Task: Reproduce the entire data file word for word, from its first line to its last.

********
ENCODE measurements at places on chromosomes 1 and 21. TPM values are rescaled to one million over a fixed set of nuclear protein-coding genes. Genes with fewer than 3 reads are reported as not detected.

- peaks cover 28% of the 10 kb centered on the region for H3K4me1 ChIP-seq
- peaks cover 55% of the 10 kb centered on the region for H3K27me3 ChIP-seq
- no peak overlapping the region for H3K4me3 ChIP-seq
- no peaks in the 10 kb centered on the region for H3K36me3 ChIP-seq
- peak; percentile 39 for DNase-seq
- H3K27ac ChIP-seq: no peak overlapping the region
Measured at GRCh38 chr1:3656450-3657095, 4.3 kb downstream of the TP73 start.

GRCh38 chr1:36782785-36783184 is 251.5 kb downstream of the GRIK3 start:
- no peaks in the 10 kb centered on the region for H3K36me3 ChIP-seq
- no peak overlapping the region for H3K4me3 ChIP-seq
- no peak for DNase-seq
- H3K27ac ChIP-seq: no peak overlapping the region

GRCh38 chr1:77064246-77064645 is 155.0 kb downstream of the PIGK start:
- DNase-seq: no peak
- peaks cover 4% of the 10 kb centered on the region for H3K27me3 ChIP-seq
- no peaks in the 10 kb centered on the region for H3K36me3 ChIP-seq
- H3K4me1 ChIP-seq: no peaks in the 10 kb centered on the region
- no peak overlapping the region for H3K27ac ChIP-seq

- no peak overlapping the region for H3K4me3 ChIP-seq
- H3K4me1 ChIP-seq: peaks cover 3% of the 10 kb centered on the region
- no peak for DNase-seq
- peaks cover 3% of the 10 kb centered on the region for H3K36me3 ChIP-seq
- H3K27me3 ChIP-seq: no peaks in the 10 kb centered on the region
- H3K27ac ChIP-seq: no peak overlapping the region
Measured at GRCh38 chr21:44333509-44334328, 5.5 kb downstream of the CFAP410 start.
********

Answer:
ENCODE measurements at places on chromosomes 1 and 21. TPM values are rescaled to one million over a fixed set of nuclear protein-coding genes. Genes with fewer than 3 reads are reported as not detected.

- peaks cover 28% of the 10 kb centered on the region for H3K4me1 ChIP-seq
- peaks cover 55% of the 10 kb centered on the region for H3K27me3 ChIP-seq
- no peak overlapping the region for H3K4me3 ChIP-seq
- no peaks in the 10 kb centered on the region for H3K36me3 ChIP-seq
- peak; percentile 39 for DNase-seq
- H3K27ac ChIP-seq: no peak overlapping the region
Measured at GRCh38 chr1:3656450-3657095, 4.3 kb downstream of the TP73 start.

GRCh38 chr1:36782785-36783184 is 251.5 kb downstream of the GRIK3 start:
- no peaks in the 10 kb centered on the region for H3K36me3 ChIP-seq
- no peak overlapping the region for H3K4me3 ChIP-seq
- no peak for DNase-seq
- H3K27ac ChIP-seq: no peak overlapping the region

GRCh38 chr1:77064246-77064645 is 155.0 kb downstream of the PIGK start:
- DNase-seq: no peak
- peaks cover 4% of the 10 kb centered on the region for H3K27me3 ChIP-seq
- no peaks in the 10 kb centered on the region for H3K36me3 ChIP-seq
- H3K4me1 ChIP-seq: no peaks in the 10 kb centered on the region
- no peak overlapping the region for H3K27ac ChIP-seq

- no peak overlapping the region for H3K4me3 ChIP-seq
- H3K4me1 ChIP-seq: peaks cover 3% of the 10 kb centered on the region
- no peak for DNase-seq
- peaks cover 3% of the 10 kb centered on the region for H3K36me3 ChIP-seq
- H3K27me3 ChIP-seq: no peaks in the 10 kb centered on the region
- H3K27ac ChIP-seq: no peak overlapping the region
Measured at GRCh38 chr21:44333509-44334328, 5.5 kb downstream of the CFAP410 start.